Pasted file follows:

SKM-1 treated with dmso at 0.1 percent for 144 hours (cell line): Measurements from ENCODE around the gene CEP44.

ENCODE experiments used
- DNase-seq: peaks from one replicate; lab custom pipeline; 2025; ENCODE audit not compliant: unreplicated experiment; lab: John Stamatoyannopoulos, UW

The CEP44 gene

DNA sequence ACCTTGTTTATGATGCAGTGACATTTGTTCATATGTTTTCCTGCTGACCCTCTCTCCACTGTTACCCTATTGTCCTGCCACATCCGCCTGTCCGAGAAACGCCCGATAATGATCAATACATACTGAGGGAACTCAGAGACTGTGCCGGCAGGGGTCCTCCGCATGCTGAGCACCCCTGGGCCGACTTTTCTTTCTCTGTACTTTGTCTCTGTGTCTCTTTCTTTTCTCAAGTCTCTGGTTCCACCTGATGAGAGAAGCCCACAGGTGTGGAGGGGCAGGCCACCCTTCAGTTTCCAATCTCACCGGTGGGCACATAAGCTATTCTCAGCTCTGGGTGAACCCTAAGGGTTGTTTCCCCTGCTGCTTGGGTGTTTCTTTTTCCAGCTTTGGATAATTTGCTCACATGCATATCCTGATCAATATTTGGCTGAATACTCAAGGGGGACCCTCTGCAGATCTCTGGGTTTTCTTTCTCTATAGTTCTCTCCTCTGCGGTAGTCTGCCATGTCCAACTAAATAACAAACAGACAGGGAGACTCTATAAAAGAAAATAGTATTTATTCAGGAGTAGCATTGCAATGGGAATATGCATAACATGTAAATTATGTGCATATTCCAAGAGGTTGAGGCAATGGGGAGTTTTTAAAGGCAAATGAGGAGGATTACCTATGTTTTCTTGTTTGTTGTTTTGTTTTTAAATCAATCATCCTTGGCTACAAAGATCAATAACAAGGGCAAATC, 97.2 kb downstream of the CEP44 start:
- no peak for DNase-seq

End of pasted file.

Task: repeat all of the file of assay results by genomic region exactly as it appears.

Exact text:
SKM-1 treated with dmso at 0.1 percent for 144 hours (cell line): Measurements from ENCODE around the gene CEP44.

ENCODE experiments used
- DNase-seq: peaks from one replicate; lab custom pipeline; 2025; ENCODE audit not compliant: unreplicated experiment; lab: John Stamatoyannopoulos, UW

The CEP44 gene

DNA sequence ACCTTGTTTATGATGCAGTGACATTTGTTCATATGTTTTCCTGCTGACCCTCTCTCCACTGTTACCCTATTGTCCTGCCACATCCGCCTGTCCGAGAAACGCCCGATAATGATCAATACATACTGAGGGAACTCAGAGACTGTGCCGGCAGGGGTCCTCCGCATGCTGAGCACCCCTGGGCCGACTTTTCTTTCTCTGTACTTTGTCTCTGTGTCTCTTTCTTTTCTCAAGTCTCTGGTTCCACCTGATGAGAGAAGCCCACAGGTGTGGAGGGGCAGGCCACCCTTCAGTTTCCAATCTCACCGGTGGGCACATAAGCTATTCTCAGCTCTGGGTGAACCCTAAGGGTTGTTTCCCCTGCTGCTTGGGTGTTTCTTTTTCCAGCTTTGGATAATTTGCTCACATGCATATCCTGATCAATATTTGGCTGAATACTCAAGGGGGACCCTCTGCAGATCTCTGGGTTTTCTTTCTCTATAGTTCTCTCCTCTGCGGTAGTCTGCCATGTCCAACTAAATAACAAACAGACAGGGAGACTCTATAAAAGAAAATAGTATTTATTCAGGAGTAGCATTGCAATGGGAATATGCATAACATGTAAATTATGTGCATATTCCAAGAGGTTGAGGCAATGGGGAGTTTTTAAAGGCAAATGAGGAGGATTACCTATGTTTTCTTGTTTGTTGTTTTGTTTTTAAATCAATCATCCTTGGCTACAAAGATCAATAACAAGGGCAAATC, 97.2 kb downstream of the CEP44 start:
- no peak for DNase-seq